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Preorder is due by Feb 14 and pick up is 20-23. Call Captain Stephanie Senn to place order..http://www.usc.salvationarmy.org/dearborn
It would be nice if the RCMBers helped the Salvation Army.... $5.00 a pasty, they offer meat, vegatable only and meat no onion.
Got a craving from outta the blue a little while ago. Hell or high water, I'm making them tomorrow for the first time.
Let me know how it goes. I'm dying for one too, gonna have to go buy a few tomorrow.
I wish I could make them like my Mom did, but the recipe died when she did 7 years ago. The insides are the easy part, the crust I could never duplicate.
This post was edited by Ron Jeremy 12 months ago
I don't bake. Dough/crust is definitely the hard part. My fear of fucking it up is the only thing that has kept me from attempting this before
Finally got around to making them today. Just put 5 in the oven. Still have to make more to put in the freezer.
Don't think I have the dough quite right, but we'll see when they come out. I'll post pics tomorrow
Amy J's in Hancock, and Connie's Kitchen in Calumet are the two best pasties you can eat. Kaleva cafe and Toni's don't sniff these other two establishments. I don't know why some are bashing ketchup in this thread, it is very common to use ketchup in the UP on your pasties. It's actually more uncommon if some one doesn't use ketchup.
Amen to the ketchup. A must on any pasty.
Doubled my mom's recipe. Learned a few things I will correct next time I make them.
First pic is the cube steak. Was too thick right from the store so I pounded it down to 1/4-3/8" and put it in the freezer overnight...made it much easier to dice.
Tried to put the rutabaga through my cheapo mandolin to save time cubing it, like I did with the potatoes. Didn't work because rutabaga is too firm and dense. It was much easier to cube with a knife.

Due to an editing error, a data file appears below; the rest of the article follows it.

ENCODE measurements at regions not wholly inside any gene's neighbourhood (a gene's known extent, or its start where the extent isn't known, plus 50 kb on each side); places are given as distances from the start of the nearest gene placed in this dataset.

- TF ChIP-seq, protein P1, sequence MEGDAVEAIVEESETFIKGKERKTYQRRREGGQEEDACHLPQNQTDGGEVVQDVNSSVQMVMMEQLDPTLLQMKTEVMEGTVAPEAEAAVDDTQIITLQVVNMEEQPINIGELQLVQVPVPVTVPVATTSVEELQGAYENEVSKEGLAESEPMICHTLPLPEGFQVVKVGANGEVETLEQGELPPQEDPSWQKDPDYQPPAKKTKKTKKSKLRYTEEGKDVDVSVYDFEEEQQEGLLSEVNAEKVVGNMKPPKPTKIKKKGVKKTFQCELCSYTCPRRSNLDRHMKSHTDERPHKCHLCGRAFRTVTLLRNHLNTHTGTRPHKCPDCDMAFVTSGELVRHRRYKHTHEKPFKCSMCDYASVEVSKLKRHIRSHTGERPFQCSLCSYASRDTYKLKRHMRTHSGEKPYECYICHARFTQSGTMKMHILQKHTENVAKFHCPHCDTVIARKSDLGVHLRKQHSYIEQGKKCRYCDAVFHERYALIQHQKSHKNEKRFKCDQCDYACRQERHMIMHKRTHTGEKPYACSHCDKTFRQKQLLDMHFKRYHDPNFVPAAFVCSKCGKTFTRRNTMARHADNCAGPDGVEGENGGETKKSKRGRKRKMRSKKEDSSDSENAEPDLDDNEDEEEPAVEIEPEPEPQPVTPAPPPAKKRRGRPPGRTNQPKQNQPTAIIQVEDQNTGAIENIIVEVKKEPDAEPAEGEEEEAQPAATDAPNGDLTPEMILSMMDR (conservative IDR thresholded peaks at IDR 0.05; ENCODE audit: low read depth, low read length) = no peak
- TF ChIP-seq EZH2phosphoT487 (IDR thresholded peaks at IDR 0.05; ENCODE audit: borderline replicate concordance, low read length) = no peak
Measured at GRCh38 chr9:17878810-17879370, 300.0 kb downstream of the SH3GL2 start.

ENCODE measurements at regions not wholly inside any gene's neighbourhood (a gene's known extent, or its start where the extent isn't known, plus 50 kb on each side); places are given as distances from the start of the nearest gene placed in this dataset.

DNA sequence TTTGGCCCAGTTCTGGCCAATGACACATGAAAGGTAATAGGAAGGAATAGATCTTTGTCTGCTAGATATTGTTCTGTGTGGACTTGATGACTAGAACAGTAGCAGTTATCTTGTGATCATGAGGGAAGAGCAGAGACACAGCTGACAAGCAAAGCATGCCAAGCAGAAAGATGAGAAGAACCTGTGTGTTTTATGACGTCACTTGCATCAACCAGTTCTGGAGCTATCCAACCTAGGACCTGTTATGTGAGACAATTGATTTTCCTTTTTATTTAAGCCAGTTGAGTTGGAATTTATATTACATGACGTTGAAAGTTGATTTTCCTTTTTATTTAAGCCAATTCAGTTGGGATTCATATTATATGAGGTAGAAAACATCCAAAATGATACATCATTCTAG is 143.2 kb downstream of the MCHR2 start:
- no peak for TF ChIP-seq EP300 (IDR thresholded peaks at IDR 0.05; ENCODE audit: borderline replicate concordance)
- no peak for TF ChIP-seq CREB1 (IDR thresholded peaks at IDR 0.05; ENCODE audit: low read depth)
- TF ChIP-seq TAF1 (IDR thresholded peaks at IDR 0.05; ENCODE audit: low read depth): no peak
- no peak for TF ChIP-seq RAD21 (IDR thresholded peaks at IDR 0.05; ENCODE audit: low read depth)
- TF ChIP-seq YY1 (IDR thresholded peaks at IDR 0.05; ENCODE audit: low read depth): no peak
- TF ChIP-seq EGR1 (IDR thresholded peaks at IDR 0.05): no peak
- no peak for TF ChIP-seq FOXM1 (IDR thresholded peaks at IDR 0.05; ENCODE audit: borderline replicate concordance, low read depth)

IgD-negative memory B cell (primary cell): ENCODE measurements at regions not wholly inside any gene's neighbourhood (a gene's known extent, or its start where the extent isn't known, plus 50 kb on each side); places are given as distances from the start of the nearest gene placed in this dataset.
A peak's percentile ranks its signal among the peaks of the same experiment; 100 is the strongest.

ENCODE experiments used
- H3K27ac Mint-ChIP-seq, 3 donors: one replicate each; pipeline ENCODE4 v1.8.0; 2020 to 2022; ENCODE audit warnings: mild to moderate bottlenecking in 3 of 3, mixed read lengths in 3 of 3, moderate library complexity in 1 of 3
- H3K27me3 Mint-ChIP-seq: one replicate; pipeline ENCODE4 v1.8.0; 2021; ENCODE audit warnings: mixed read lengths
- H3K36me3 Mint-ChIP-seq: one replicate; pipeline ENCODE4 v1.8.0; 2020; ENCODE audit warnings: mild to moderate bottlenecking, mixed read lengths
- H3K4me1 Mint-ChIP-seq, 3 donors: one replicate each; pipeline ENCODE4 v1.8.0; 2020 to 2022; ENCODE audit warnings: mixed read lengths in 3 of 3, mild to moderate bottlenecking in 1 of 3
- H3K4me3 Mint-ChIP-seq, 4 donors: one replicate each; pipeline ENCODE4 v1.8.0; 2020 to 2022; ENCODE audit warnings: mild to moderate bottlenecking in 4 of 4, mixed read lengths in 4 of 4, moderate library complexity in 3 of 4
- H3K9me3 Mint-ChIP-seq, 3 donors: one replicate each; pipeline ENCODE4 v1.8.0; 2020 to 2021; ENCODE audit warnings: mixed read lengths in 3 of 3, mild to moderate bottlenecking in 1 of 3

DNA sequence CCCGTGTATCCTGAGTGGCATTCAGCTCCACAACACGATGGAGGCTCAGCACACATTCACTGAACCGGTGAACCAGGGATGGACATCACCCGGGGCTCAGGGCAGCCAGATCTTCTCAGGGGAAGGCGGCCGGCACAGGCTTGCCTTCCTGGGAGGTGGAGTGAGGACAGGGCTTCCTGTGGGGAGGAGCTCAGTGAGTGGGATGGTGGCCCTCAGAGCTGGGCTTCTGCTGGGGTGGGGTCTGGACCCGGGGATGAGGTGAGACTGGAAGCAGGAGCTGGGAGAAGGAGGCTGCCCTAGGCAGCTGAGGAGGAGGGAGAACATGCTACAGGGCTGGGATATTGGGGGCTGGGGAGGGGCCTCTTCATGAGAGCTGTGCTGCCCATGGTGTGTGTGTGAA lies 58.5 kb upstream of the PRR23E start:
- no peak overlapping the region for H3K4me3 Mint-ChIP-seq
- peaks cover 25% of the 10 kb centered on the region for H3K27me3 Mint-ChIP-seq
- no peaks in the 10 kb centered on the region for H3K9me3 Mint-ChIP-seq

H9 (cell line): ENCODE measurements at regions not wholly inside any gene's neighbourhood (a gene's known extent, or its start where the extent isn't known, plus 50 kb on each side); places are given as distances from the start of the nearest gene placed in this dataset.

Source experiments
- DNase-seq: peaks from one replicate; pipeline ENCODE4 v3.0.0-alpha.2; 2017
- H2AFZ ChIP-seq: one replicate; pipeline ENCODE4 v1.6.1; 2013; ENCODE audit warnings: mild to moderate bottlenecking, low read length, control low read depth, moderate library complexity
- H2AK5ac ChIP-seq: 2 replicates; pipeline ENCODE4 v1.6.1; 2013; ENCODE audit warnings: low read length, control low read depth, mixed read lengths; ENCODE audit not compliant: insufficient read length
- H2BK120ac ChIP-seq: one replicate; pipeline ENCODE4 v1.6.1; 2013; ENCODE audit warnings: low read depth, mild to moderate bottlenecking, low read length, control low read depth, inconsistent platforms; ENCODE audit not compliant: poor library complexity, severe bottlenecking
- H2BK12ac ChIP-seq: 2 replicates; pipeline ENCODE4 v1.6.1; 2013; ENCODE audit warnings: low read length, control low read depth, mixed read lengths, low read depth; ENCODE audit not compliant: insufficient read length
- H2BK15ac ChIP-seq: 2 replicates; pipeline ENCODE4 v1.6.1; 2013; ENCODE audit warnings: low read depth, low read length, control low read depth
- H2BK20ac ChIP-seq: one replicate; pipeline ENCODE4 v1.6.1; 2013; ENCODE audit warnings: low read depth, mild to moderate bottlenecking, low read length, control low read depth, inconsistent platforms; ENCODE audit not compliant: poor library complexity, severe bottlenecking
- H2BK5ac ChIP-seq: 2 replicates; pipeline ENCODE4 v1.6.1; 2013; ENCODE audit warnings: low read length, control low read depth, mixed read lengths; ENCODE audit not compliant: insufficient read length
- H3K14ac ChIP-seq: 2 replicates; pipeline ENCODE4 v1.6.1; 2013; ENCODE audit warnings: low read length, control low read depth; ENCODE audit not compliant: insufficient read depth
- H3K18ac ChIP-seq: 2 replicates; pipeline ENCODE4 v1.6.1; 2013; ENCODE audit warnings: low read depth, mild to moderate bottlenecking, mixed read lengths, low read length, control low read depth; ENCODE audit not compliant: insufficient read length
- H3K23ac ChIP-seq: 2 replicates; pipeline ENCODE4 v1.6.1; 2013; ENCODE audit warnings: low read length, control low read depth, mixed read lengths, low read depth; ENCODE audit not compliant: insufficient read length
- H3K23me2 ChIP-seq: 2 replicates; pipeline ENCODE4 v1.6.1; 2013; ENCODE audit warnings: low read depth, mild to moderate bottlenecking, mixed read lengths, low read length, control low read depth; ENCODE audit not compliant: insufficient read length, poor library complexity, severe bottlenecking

Tried to portion the dough into 12 equal parts but that didn't work too well. Next time I'll make 2 and a half times what the recipe calls for. The dough actually came out well, though...very flaky. The pasties overall were pretty good but needed a little more seasoning in the filling. I used sea salt instead of table salt...not as strong in flavor.
Obviously need some work on my crimping. Would have been better if I had more dough to work with.
The things are kind of a pita for one person to make in a day. Next time I do it I'll either enlist some help or break it up in to manageable segments of time over a few days. The dough, meat, onions, and rutabaga could be prepped ahead of time. Only the potatoes need to be cubed the day you do the assembly because they oxidize quickly.
So where can I buy a pastie in East Lansing? I'm craving one right now.
PM StylesGShmooth. I'm sure he can set you up with some pastie's. Might be pricey but I bet they'll even let you put ketchup on them
LOL, good effort, yeah the crimping needs some work. No doubt they are a PITA to make.
My Mom used to hand grind the beef, that was a grind to say the least. She used to hand cut the veggies, it was an all day affair for her, but when she made them it was full force, she used to make 25-30 at a time.
Like I said, and you agreed, the crust is the key, it makes or breaks a pasty.
What did you do for the crust? Mom's recipe?
"UP North" in Allegan or Richland have good pasties AND Cudighi's. Yum.
---"It's not over and it will never be over here."---
Used her recipe but it didn't hit me that the measured salt she referenced was for the dough until after I already made it. Ended up salting each round as I rolled them out. That said, the crust was pretty good. If anything it might have been just a little too flaky. Will probably mix/knead it a little longer next time
Glad to see someone mention the deliciousness of Cudighi. Living in the UP for 5 years, I sampled about every pasty shop up there when visiting relatives in Manistee or Minnesota and can safely say that the best pasty shop I have found in the U.P. is Roy's Bakery in Houghton. Their originals are the best but in the fall they make a "Thanksgiving Pasty" with the whole kitten caboodle for a Thanksgiving feast in their pasty crust: turkey, dressing, potatoes, sweet potatoes, and cranberries. If you're ever in the Houghton area, I'd give them a try and pick up a loaf of Nisu bread on the way out and make some tasty Finnish french toast when you get home.
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